9. Our Group commends UNCTAD for delivering on the request of ECOSOC, formulated through resolution 2017/29, for UNCTAD “to pursue its methodological work to measure progress in and identify obstacles to the development of productive capacities in developing countries”.

10. The Group of 77 and China encourages UNCTAD to continue to provide support to developing countries, including the LDCs, LLDCs and SIDS to enhance the use and understanding of the PCI as a tool for benchmarking development progress in building, maintaining, and utilizing productive capacities. The PCI has the potential to support policy formulation and implementation in providing for the design of more effective programmes and strategies to achieve structural transformation and sustainable development. The delivery of UNCTAD’s support directly in the form of technical assistance and country-specific programmes on productive capacities is a positive step forward that we welcome.

11. As the international community begins to ramp up action for the preparation of the Fifth United Nations Conference on the Least Developed Countries (UNLDC-5), which will take place in January 2022, our Group asks UNCTAD to continue to provide support to the LDCs in their preparatory processes for this Conference, and in the development of a new Programme of Action for the LDCs for the decade 2021-2031.

12. In this context, the Group of 77 and China encourages UNCTAD to develop a productive capacities-based framework for the next Programme of Action, to be considered by Member States. While the Istanbul Programme of Action (IPoA) proposed wide-ranging assistance, the reality for many LDCs has, unfortunately, fallen far short of the ambitious trade and development targets set. Productive capacities are cross-cutting and have a critical role in poverty alleviation, job creation, and structural transformation. The framework for the new Programme of Action should therefore place productive capacities at its centre.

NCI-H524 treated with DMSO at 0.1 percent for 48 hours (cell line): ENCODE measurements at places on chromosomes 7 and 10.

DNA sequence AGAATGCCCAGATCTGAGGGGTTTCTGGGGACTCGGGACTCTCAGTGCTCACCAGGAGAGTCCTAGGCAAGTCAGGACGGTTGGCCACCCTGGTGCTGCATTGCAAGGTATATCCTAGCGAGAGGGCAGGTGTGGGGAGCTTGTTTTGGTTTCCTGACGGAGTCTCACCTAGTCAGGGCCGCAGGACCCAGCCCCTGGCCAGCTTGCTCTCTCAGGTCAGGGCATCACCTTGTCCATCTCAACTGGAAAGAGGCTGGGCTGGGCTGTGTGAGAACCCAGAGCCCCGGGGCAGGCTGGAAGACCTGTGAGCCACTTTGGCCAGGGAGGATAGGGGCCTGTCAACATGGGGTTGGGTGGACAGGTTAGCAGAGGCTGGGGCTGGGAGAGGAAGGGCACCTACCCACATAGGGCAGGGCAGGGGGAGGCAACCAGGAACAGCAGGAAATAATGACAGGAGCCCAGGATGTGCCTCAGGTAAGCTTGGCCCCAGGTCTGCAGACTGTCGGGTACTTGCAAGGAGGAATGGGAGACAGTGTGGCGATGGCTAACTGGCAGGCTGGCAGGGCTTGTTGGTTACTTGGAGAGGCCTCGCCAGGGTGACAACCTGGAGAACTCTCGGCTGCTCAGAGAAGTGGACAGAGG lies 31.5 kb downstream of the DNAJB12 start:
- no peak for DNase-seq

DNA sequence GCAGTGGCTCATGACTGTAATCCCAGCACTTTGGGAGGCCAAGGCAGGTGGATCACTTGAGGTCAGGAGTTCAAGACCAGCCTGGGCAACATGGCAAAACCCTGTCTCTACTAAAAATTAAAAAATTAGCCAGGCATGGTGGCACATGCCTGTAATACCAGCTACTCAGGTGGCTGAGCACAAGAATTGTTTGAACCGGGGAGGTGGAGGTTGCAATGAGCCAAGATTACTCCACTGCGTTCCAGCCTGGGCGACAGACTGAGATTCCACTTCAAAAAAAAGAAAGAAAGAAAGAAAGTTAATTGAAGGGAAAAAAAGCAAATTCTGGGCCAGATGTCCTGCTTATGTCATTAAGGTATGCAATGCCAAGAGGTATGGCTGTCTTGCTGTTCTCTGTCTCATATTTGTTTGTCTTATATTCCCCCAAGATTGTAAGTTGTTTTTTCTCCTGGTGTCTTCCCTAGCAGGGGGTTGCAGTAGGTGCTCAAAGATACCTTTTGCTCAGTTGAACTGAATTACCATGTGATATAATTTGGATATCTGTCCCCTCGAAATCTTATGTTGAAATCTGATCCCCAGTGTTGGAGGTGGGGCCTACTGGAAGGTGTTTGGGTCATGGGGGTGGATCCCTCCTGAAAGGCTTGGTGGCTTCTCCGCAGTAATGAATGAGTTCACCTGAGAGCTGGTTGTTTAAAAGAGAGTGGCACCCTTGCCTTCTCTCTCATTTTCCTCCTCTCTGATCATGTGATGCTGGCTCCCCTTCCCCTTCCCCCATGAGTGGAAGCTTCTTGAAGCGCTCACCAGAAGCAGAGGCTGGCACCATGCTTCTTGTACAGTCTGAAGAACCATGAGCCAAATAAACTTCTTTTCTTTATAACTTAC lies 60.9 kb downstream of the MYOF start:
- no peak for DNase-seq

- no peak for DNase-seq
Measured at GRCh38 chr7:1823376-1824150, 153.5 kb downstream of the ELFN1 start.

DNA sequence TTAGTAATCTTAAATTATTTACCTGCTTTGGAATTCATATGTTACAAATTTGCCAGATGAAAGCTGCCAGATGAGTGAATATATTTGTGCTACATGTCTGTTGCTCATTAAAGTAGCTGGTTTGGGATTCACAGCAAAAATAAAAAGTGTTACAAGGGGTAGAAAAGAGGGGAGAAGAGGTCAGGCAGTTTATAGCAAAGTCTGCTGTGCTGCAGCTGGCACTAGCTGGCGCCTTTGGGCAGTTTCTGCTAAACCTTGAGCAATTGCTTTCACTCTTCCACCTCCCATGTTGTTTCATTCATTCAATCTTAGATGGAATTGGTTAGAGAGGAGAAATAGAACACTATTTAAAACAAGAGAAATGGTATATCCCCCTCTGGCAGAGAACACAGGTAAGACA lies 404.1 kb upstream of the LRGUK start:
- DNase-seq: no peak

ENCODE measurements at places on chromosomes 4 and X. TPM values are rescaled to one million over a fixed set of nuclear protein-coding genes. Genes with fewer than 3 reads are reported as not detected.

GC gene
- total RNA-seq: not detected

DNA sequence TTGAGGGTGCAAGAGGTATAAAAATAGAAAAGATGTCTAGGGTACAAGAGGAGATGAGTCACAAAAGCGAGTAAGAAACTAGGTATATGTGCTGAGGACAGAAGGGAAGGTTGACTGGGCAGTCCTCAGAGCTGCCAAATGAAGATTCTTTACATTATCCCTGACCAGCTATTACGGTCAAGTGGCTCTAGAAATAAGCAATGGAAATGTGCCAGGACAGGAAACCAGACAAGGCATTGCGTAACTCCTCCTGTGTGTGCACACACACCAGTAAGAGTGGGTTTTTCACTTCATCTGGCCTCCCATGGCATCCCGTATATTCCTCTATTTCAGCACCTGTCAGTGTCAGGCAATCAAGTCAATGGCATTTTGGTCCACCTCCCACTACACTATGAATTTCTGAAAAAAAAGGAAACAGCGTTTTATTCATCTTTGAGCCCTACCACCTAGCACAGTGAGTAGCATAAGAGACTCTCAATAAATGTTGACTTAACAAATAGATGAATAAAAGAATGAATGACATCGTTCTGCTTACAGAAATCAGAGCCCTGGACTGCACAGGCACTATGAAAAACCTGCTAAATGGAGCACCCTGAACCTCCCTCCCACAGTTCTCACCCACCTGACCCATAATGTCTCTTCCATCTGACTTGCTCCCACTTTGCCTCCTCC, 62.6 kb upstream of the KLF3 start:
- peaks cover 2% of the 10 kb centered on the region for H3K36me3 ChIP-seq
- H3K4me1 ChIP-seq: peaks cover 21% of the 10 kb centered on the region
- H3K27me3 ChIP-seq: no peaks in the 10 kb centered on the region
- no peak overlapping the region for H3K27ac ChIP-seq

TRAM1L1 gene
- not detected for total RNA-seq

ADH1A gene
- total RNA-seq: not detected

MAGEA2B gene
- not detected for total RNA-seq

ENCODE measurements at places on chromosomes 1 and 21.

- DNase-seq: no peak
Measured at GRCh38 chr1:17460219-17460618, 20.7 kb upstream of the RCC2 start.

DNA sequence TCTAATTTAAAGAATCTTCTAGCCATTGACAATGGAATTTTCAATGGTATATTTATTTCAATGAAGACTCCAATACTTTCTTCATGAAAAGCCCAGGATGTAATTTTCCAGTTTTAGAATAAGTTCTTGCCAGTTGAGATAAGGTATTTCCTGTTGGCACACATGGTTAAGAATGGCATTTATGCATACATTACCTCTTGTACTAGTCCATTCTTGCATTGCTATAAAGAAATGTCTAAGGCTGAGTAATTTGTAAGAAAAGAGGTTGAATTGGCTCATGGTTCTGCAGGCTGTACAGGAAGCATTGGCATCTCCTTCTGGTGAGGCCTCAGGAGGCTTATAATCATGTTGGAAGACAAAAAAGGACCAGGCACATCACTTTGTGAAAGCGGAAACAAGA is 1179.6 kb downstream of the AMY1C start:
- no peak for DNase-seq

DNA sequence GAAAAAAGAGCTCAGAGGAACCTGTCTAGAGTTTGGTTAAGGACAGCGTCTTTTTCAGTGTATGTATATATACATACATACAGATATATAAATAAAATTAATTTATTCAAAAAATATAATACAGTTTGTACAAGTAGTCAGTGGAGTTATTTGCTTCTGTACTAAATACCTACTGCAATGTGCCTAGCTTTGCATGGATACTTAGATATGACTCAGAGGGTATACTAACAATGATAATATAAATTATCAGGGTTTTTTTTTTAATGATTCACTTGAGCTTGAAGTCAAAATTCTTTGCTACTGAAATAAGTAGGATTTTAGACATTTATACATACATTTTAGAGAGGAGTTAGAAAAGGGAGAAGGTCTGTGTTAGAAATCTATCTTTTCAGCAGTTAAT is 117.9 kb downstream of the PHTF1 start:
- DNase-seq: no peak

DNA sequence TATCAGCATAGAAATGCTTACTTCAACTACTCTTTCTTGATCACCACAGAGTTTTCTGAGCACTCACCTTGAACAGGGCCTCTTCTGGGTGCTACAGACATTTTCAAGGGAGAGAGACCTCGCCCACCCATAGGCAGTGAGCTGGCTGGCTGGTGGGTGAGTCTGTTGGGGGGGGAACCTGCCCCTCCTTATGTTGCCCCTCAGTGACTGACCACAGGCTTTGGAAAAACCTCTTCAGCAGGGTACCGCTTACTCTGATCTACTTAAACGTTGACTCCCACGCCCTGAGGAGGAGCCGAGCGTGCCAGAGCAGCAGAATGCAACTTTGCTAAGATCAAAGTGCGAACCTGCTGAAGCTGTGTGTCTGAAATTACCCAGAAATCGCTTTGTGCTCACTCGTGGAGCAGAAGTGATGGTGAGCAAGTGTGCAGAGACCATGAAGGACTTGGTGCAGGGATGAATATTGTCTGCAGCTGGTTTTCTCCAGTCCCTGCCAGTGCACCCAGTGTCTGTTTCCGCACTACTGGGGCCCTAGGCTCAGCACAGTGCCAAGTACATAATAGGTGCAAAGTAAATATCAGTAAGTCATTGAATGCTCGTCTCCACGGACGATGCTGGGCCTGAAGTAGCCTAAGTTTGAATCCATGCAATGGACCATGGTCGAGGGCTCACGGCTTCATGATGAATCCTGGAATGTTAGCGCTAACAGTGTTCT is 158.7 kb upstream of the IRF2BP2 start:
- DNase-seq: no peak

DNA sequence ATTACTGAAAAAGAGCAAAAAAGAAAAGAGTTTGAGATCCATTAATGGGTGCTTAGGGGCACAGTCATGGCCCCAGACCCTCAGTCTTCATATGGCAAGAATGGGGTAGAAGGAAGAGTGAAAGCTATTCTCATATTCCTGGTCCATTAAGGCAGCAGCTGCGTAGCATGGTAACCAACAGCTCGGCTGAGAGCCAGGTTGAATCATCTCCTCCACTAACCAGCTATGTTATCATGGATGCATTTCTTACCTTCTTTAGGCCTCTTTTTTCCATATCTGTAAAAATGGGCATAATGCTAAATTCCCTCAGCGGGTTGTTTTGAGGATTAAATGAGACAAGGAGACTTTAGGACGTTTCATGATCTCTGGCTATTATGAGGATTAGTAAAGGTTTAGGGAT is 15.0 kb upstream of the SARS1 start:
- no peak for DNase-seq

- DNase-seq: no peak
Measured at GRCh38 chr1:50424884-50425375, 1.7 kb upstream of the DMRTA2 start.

13. One of the main targets of IPoA was to meet the graduation criteria by half of LDCs by 2020. Till date, four countries (Vanuatu being the latest) have graduated during this decade. 11 countries have already met graduation criteria and on the path of graduation. Another 15 countries have already met at least one criterion for graduation. Thus, graduation from LDC status has taken a new momentum. At this point of time LDCs need special attention of the members on future course after graduation. Earlier the UNGA repeated its call (resolution 67/221 of 2012) that LDCs should be allowed to continue with LDC specific trade preferences and ISMs for a few more years after graduation for the sake of their smooth and sustainable transition. Post-graduation support mechanism for the LDCs should be an inevitable part for the next Programme of Action.

14. A different approach to the Programme of Action should facilitate a paradigm shift in an array of inter-related policies, such as those related to economic governance and institutions, macroeconomic and financial policies, and social development strategies. Targeted sectorial initiatives, strengthened by crosscutting policies and efforts to enhance infrastructure development, are also urgently needed. For the next Programme of Action to deliver on its targets, a focus on enhanced regional cooperation, and strengthened International Support Measures, should also be prominent features.

15. Such an approach will require enhanced commitment from the public and private sector, and a regional and global commitment to implement the coordinated policies and programmes needed for the LDCs to participate fully and thrive in the global economy over the next decade.

Mr. President,

16. The Group of 77 and China takes this opportunity to reiterate its wish for closer engagement with UNCTAD in the preparations for UNLDC-5.

Thank you.

© The Group of 77